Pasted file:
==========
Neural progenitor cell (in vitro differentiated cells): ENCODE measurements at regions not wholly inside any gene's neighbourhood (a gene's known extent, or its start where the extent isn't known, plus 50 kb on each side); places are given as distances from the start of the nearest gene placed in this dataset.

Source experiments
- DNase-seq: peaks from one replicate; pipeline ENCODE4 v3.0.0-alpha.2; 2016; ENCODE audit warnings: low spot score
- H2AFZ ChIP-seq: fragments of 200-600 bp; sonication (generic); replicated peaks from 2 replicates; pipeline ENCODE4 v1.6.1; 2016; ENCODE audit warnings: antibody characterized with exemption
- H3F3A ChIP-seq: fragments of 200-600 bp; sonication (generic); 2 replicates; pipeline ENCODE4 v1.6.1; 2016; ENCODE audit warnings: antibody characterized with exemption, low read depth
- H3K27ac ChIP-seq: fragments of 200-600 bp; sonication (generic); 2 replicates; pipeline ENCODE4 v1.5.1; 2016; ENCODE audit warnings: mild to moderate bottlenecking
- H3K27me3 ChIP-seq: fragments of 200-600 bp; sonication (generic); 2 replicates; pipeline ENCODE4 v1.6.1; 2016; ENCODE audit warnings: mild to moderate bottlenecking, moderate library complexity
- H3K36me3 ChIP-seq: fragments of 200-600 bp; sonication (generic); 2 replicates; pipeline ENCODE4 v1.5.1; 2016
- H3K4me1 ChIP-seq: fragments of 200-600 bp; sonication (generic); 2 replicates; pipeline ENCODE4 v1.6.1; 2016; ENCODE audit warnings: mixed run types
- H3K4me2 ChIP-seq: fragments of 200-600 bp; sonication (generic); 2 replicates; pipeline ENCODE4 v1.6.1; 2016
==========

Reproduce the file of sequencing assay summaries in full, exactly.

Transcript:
Neural progenitor cell (in vitro differentiated cells): ENCODE measurements at regions not wholly inside any gene's neighbourhood (a gene's known extent, or its start where the extent isn't known, plus 50 kb on each side); places are given as distances from the start of the nearest gene placed in this dataset.

Source experiments
- DNase-seq: peaks from one replicate; pipeline ENCODE4 v3.0.0-alpha.2; 2016; ENCODE audit warnings: low spot score
- H2AFZ ChIP-seq: fragments of 200-600 bp; sonication (generic); replicated peaks from 2 replicates; pipeline ENCODE4 v1.6.1; 2016; ENCODE audit warnings: antibody characterized with exemption
- H3F3A ChIP-seq: fragments of 200-600 bp; sonication (generic); 2 replicates; pipeline ENCODE4 v1.6.1; 2016; ENCODE audit warnings: antibody characterized with exemption, low read depth
- H3K27ac ChIP-seq: fragments of 200-600 bp; sonication (generic); 2 replicates; pipeline ENCODE4 v1.5.1; 2016; ENCODE audit warnings: mild to moderate bottlenecking
- H3K27me3 ChIP-seq: fragments of 200-600 bp; sonication (generic); 2 replicates; pipeline ENCODE4 v1.6.1; 2016; ENCODE audit warnings: mild to moderate bottlenecking, moderate library complexity
- H3K36me3 ChIP-seq: fragments of 200-600 bp; sonication (generic); 2 replicates; pipeline ENCODE4 v1.5.1; 2016
- H3K4me1 ChIP-seq: fragments of 200-600 bp; sonication (generic); 2 replicates; pipeline ENCODE4 v1.6.1; 2016; ENCODE audit warnings: mixed run types
- H3K4me2 ChIP-seq: fragments of 200-600 bp; sonication (generic); 2 replicates; pipeline ENCODE4 v1.6.1; 2016